What's an investor to do? I ain't saying "use TIPS." I ain't saying "don't use TIPS." I am saying "Don't listen to Brett Arends, he's not seeking to inform, but to persuade.

As for 4%, for TIPS, which provide a known value for real return, the answer is reasonably clear. If TIPS are returning more than about 1.31% real return, which they currently are not, then TIPS will provide a 4% withdrawal rate for exactly thirty years, at which point the portfolio is exactly exhausted--no margin of safety. People have done spreadsheets taking account of real-world considerations like interest payments being at 6-month intervals instead of continuous, and it's not very far off the simple amortization calculation.

If TIPS are returning more than 0% real return, which they current are for any real-world portfolio that includes some past purchases and will include some future purchases, then they will not provide 4%, but they will provide 3.33%.

If you invest your entire fixed-income allocation all at once in current 10-year TIPS, and assume that ten years from now you will not be able to reinvest at any higher rate, then, no, they won't even provide 3.33% withdrawals.

Nisiprius,

My point was going to be around the risk of sequence of returns. The lower value early of the stock investment may turn out to be a handicap in a decumulation scenario.

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Re: What's An Investor to Do?

Postby Bustoff » Sat Feb 02, 2013 4:28 pm

nisiprius wrote: If TIPS are returning more than about 1.31% real return, which they currently are not,

If TIPS are returning more than 0% real return, which they current are


Nisiprius - how do you figure the real return for TIPS ? ( I'm asking because I don't know how and also because I'm trying to decide if I should include them in my portfolio)
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What's the Issue With TIPs?

Postby EDN » Sat Feb 02, 2013 4:53 pm

I'm just always amazed at the analysis that goes on with TIPS. With all the investments available, they are probably the most straight-forward of anything I can think of. They are the only investment available that earns the return of CPI +/- the real yield.

First, whether should own them or not boils down to one basic question: do you want protection from unexpected inflation? If you are retired, have large nominal income streams, or hold intermediate/longer-term bonds, that is a pretty obvious answer.

Second, the "is now a good time to own TIPS" question is always relative.

--On the plan level, no one can predict if or when inflation will rear its ugly head, so constant exposure is the best decision.

--On the asset class level, there are only a few options that could be considered an alternative--ultra short-term bonds or commodities. The first isn't perfect (less volatility, but less of an inflation hedge), the second isn't really a TIPS alternative (may spike in periods of high inflation, but could have large negative real returns for long periods). But even if they were perfect substitutes, they'd all be priced to offer the same return at any point in time. If they weren't, you'd either have an arbitrage opportunity or the higher expected real returns of the other assets would be compensation for other/additional risks--so you'd have to weigh the tradeoffs. Stocks may do better in the short-run (or much worse) and will probably do better in the long-run, but they aren't hedges, so that's not apples:apples.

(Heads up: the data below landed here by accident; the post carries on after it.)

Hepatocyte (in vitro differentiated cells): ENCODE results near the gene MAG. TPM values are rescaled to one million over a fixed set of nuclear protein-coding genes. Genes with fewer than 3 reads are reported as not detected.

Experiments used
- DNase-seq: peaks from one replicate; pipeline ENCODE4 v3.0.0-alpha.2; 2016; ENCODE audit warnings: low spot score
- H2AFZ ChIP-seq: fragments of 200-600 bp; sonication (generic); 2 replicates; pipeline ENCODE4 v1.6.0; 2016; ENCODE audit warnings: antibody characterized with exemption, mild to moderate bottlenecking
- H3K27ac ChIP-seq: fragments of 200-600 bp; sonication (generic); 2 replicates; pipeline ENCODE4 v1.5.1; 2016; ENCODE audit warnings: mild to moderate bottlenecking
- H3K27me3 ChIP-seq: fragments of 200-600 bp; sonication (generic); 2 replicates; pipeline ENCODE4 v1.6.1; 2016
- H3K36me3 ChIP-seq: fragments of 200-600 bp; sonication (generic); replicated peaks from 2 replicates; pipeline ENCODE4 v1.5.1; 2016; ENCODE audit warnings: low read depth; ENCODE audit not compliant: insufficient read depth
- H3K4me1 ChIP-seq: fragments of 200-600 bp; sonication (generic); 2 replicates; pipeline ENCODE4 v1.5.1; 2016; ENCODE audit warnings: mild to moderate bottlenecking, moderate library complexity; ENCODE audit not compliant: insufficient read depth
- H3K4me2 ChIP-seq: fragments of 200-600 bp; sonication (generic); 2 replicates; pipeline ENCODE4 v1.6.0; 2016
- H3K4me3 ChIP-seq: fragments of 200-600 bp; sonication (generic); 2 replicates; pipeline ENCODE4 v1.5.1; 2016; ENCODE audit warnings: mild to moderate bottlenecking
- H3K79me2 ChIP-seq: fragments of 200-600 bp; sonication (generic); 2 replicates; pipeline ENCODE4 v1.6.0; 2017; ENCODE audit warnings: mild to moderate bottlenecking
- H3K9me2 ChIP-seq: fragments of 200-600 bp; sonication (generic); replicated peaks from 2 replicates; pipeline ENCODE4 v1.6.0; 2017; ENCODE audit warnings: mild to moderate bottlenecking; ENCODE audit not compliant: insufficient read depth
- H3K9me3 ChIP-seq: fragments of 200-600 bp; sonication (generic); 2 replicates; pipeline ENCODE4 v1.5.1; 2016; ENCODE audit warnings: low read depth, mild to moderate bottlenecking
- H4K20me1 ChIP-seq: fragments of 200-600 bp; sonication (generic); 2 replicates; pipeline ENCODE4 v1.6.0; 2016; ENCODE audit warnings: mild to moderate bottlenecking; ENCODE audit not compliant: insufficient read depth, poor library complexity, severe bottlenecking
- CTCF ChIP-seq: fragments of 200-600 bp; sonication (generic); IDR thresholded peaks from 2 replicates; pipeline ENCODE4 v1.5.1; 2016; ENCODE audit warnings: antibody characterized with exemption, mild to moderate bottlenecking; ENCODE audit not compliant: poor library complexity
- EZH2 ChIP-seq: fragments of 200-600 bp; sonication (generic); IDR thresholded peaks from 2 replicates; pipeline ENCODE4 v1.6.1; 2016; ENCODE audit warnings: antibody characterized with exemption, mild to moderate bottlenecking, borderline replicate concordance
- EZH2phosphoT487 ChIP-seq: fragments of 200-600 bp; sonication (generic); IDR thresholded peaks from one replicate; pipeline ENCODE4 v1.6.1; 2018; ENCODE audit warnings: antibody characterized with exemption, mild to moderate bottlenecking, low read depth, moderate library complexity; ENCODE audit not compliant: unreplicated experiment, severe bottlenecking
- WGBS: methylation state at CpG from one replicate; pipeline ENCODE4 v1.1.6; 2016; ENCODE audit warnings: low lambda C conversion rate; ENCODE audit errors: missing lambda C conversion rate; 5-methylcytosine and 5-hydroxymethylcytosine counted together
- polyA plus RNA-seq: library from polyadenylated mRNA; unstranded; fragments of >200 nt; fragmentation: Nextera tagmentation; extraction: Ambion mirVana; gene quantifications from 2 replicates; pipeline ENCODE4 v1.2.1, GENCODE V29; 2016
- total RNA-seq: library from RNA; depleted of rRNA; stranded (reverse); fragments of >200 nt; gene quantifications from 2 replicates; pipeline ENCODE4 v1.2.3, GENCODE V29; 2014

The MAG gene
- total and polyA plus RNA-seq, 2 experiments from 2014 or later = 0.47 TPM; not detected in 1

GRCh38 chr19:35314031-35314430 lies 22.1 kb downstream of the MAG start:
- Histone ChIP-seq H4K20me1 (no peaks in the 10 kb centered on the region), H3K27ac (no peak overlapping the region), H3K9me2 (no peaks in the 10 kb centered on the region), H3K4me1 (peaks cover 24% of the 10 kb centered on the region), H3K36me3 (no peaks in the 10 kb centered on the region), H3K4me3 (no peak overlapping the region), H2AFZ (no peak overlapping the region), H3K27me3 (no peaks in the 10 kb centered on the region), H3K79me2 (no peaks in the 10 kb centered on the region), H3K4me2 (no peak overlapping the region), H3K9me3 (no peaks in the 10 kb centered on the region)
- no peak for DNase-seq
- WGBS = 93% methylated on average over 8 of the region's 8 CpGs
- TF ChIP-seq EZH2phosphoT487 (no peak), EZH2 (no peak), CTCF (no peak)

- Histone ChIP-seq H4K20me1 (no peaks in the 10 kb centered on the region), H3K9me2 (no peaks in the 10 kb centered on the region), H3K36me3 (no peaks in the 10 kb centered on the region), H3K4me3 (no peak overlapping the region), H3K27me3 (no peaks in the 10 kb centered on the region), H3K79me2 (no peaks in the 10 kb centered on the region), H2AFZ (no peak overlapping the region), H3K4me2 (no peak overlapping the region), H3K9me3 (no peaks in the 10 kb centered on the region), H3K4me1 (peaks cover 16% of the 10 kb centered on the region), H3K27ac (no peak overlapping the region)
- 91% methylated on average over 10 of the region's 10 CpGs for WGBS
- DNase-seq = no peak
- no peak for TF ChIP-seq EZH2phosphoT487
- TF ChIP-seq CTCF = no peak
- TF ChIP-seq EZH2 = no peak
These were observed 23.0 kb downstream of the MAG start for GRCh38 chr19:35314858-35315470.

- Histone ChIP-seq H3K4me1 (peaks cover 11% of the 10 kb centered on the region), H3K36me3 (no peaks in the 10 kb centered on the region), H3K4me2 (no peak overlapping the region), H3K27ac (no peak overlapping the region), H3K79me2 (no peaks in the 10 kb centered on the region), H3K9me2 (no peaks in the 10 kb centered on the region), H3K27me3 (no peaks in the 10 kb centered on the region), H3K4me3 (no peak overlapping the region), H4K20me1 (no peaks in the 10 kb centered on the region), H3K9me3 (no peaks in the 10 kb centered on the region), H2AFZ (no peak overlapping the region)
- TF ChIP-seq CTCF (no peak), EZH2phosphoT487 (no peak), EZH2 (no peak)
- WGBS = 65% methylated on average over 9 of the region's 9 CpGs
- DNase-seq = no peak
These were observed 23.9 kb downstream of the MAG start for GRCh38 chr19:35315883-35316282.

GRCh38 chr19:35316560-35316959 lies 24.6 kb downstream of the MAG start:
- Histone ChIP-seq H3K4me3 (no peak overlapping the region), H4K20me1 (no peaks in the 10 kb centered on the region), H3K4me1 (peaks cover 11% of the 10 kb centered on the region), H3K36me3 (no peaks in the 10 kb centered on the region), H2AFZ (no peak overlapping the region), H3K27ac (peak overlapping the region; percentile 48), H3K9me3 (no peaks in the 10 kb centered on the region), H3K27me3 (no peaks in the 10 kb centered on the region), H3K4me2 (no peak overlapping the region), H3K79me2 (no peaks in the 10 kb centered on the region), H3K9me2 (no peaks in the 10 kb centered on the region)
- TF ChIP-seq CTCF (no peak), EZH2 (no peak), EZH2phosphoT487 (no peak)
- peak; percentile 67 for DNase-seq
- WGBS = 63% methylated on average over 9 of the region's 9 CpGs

Is it really more complicated than this? I never read TIPS articles because I can never imagine what new information (as opposed to noise) could the possibly contain?

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Re: What's An Investor to Do?

Postby grok87 » Sun Feb 03, 2013 9:01 pm

I think its a question of your time horizon. I think if you have a 30 year time horizon, and inflation sensitive retirment income needs then 30 year tips can make sense.
Recently I have sold all my TIPs- sold out of my 30 year tips when real rates got to around 0.25%.
I'm not excited about buying short to intermediate term tips. But 30 year TIPs rates have ticked up a bit recently to around the 0.5% level. I plan on buying some at the 30 year TIPs auction later this month. For me the 30 year time horizon still makes sense to fund/match retirement income needs. I'm hoping real rates get back to above the 1% level at which point I would be a more aggressive buyer.
cheers,
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Re: What's An Investor to Do?

Postby ofcmetz » Mon Feb 04, 2013 4:03 pm

If you had a stable value fund paying 3%, would you then buy a TIP's fund with a -1% yield?
Showing up at the donut shop at 5 am to get them hot out of the oil is an example of successful market timing.
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Re: What's An Investor to Do?

Postby Clive » Mon Feb 04, 2013 5:04 pm

Bustoff wrote:
nisiprius wrote: If TIPS are returning more than about 1.31% real return, which they currently are not,

If TIPS are returning more than 0% real return, which they current are

Nisiprius - how do you figure the real return for TIPS ? ( I'm asking because I don't know how and also because I'm trying to decide if I should include them in my portfolio)

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TIPS have fedral tax applied to both the inflation uplift and income (?). So ideally you'd want to be holding TIPS in tax efficient space. If you loaded 10% each year into a 10 year TIPS, after 10 years you'd be holding a range of real yields (average of those 10 year real yields), and the TIPS bought 10 years ago would be maturing (maybe to be rolled into another (current) 10 year TIPS). A guess (by eye) is maybe that ladder would currently be yielding around 1.5% real - but rolling maturing bonds into lower (negative) real yields - such that the current trend would be downwards (10 year average being dragged down by maturing higher real yields rolling into lower real yields).

The difference between TIPS real yield and conventional bond (treasury) yield of the same term is generally the markets estimation of what inflation will average over those years (term).

The angle nisiprius is coming from is that you have enough to support 30 years of withdrawals (income). So if you draw 3.33% (inflation uplifted) each year for 30 years you'll have spent all of that - assuming the TIPS pace inflation.

You can see a snapshot of recent treasury real yields here

Hope this helps.